New Credit Report Mandates: How They May Impact You
This month, the FDIC is reminding consumers that the three major consumer credit reporting companies — Experian, Equifax and TransUnion — have new standards to enhance the quality of the credit reports they produce.
The following changes are in response to a 2015 legal settlement requiring action by these companies to reduce errors on credit reports:
- In July 2017, Experian, Equifax and TransUnion began removing tax liens (a legal claim on assets of a delinquent taxpayer) and civil judgment debts (court-ordered payment of damages) from consumer credit reports, if the information is incomplete.
- These three bureaus also agreed to exclude medical debts on consumer credit reports until such debts are at least 180 days past due. As of September 15, 2017, the new 180-day waiting period gives consumers time to resolve medical billing issues.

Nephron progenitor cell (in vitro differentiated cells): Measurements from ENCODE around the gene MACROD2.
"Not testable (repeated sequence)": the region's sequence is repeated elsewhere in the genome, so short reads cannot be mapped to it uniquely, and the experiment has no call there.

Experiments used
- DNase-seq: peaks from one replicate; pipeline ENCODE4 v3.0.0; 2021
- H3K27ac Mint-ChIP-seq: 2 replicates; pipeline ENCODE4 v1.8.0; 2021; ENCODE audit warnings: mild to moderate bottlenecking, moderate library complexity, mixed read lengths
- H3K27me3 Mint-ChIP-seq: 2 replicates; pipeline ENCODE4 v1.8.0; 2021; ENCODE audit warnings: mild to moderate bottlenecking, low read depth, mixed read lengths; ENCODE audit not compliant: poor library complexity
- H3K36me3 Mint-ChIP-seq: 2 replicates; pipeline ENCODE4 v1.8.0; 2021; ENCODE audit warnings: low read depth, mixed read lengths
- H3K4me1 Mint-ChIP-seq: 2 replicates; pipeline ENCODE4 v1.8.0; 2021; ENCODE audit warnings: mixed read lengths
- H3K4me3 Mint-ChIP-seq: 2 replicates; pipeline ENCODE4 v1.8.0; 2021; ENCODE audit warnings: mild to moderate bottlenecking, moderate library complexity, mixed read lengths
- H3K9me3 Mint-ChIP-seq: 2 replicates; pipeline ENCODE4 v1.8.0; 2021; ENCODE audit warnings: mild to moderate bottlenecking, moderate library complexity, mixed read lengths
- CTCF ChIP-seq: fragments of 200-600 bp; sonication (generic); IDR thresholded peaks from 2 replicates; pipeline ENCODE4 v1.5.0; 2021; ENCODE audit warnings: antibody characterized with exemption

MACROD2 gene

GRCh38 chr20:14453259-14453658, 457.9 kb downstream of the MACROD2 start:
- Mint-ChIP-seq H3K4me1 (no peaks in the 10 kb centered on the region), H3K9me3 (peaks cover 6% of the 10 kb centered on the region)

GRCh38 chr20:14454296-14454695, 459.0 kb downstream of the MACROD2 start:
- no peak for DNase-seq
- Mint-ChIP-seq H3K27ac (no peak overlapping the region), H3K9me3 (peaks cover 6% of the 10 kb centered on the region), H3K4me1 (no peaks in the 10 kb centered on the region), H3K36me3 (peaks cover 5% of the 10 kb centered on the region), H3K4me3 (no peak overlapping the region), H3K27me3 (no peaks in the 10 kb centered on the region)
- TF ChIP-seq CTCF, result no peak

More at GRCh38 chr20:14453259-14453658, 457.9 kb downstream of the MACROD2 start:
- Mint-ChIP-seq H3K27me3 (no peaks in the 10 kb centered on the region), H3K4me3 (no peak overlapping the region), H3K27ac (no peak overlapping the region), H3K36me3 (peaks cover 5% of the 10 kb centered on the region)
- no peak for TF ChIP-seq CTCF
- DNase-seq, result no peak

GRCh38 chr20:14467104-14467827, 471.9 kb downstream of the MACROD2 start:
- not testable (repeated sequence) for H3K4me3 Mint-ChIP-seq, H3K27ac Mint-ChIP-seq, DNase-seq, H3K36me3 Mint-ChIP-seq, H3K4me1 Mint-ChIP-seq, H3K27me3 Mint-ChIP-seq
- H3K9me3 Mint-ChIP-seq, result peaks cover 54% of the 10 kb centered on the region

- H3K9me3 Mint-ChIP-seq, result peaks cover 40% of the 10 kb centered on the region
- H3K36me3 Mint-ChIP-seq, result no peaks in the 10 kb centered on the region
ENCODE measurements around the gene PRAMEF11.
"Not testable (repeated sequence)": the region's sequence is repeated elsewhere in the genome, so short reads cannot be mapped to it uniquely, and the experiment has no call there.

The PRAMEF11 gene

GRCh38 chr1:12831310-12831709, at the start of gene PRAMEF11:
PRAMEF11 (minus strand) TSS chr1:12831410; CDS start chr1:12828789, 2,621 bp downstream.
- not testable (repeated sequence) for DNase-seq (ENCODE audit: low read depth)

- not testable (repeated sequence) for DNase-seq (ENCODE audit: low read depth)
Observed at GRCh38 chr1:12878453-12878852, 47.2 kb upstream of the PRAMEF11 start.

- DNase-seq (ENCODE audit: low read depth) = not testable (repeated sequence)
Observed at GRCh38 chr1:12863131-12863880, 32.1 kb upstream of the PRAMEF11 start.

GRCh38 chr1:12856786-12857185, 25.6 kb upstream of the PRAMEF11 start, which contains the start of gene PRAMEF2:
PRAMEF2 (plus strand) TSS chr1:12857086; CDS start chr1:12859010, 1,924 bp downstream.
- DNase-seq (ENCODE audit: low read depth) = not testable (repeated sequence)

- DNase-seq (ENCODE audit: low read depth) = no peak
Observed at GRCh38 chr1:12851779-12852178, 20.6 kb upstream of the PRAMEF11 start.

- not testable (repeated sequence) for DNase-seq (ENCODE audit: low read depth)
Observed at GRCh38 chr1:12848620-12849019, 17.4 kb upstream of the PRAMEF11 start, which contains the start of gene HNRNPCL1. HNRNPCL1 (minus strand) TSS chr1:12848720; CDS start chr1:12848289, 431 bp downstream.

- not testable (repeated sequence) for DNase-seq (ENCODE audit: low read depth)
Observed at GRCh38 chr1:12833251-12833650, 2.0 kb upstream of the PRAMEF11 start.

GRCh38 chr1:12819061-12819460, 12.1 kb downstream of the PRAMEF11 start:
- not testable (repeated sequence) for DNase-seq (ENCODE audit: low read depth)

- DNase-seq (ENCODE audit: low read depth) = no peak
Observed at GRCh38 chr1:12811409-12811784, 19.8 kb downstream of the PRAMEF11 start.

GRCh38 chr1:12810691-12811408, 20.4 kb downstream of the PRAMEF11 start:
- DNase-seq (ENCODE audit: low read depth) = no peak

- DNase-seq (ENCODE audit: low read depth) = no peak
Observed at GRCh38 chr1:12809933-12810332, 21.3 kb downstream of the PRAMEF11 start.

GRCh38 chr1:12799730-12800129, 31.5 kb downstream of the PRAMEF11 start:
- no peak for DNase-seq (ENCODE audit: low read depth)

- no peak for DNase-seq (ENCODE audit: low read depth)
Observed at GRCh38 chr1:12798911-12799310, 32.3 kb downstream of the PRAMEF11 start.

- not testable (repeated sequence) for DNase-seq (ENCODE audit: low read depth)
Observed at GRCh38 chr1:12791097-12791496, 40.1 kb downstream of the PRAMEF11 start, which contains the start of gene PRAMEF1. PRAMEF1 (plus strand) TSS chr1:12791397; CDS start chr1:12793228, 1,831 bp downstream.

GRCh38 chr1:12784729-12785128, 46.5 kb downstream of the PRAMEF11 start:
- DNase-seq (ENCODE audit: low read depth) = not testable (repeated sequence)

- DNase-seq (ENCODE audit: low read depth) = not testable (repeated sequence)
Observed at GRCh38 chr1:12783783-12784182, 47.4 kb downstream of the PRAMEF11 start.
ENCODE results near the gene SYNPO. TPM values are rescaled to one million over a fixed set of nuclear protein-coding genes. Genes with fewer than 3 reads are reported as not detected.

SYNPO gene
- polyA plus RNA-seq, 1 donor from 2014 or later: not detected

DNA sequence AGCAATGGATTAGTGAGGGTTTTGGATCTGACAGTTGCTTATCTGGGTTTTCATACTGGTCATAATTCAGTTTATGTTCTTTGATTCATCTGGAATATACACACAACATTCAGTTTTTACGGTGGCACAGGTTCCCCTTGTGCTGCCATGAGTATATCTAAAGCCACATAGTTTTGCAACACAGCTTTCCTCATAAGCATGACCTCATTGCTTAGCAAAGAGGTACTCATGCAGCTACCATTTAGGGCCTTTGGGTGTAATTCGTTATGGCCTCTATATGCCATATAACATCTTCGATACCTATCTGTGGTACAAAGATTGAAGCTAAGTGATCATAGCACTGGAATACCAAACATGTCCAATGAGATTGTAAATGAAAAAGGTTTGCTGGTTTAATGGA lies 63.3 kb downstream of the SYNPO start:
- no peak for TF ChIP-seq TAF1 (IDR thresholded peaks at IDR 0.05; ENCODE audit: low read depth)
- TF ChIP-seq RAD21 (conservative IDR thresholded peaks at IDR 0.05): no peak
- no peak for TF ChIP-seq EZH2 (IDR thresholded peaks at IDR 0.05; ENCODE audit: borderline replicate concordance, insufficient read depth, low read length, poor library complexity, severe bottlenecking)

Elizabeth Ortiz, the FDIC's deputy director for consumer and community affairs says consumers can also take these simple precautions to build a credit history and preserve good credit scores:
Know the Score. Credit scores are developed by scoring companies, such as FICO (the Fair Isaac Corporation), based on repayment history and other information included in credit reports. The higher a person's credit scores, the more likely he or she is to qualify for credit, rental housing, insurance and, in certain circumstances, employment.
Review the Report. Review your credit reports at least once a year to look for discrepancies and errors, as well as possible signs of identity theft or fraud.
Flag the Fraud. Warning signs of fraudulent activity include an unfamiliar credit card or loan listed in your name. Ortiz says the sooner a fraudulent account is identified in your credit report, the sooner you may be able to limit financial harm.
Order for Free. The Fair Credit Reporting Act requires all three nationwide credit reporting companies to provide a free copy once every 12 months upon request. To obtain your free credit reports, go to www.annualcreditreport.com or call toll-free 1-877-322-8228.
By John Voket